2. You should never comment on a woman's age, lest it come back to bite you in the arse. These "ladies" should've know better!

    - Momma Cat


Post a Comment

Popular posts from this blog

The end of the Holy Roman Empire, or what happens when the Empire doesn't strike back

This is the way the world ends Not with a bang  but a whimper T.S. Eliot wasn't actually describing the dissolution of the Holy Roman Empire when he wrote those words in his poem, “The Hollow Men.” Nonetheless, his words are an extremely apt way to describe the end of the Holy Roman Empire, which ended quietly with a stroke of a pen exactly 212 years ago in August of 1806. That’s when the last emperor decided it was his duty to abdicate, letting the ancient dominion under his protection dissolve rather than allow Napoleon to usurp the role of Holy Roman Emperor and everything that came with it. Francis II, the last Holy Roman Emperor By that August the end of the empire had become inevitable. Napoleon’s victory over Russia and Austria at the Battle of Austerlitz in December of 1805 and his formation of the Confederation of the Rhine the following July (after he convinced 16 German princes to renounce their allegiance to the Holy Roman Empire and join him)

Macaroni Men and Yankee Doodles

The Spirit of '76  (original title Yankee Doodle ) by Archibald Willard, painted in the late 1800s November is a month that here in the United States is defined by food, culminating in a huge Thanksgiving Day feast. It's also the month we honor our military veterans. So I'm going to focus on both food and patriotism - especially an Italian pasta product that became synonymous with a controversial English fashion and developed uniquely American associations. "The Macaroni"- 1773 During the 18th century, it was all the rage for young men of the English nobility to take a trip through Europe to soak up its art and culture. It was called the Grand Tour. In Italy, these privileged lads discovered a pasta dish far removed from their usual British fare. It was called maccaroni , and they raved about it when they got back home. The travelers became known as the Macaroni Club, though there is no evidence an actual club ever existed. But it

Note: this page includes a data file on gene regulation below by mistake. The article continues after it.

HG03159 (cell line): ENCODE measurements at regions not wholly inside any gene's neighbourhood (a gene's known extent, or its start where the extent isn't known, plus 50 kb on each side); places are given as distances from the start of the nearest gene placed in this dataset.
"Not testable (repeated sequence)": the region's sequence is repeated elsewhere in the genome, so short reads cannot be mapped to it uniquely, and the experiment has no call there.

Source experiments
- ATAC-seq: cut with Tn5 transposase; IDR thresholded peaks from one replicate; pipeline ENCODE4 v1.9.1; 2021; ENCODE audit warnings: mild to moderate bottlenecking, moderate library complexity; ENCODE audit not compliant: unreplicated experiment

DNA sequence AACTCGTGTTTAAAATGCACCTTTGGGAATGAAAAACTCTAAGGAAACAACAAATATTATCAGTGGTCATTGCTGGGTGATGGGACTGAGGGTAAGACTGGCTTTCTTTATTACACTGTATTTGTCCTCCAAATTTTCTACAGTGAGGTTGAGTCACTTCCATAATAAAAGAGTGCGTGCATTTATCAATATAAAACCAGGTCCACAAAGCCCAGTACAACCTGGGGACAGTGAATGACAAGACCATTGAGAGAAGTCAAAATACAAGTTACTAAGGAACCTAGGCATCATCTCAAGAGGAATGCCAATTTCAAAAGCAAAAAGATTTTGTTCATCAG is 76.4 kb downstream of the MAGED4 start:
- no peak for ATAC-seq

The Cato Street Conspiracy

The Cato Street conspirators getting arrested Conspiracy and treason go hand in hand. Throughout history, conspirators have huddled in back rooms and dark corners in secret, concocting schemes that are both dangerous and illegal. So it’s no surprise that their plans often spiral out of control and end in disaster.  A good example of a conspiracy plot gone wrong happened during the Regency. It’s been dubbed the Cato Street Conspiracy because of where the conspirators were caught. This is a tale that, according to historian J.B. Priestley (author of The Prince of Pleasure and his Regency) “begins in absurdity and ends in horror.” The year was 1820. Though the Napoleonic Wars were over, Britain had paid a heavy price for its victory against the French. The costs of the war had strained the country’s economy. The working classes were hit hard by periods of famine, rising food prices due to the Corn Laws, and high unemployment, the latter driven by soldiers returning from th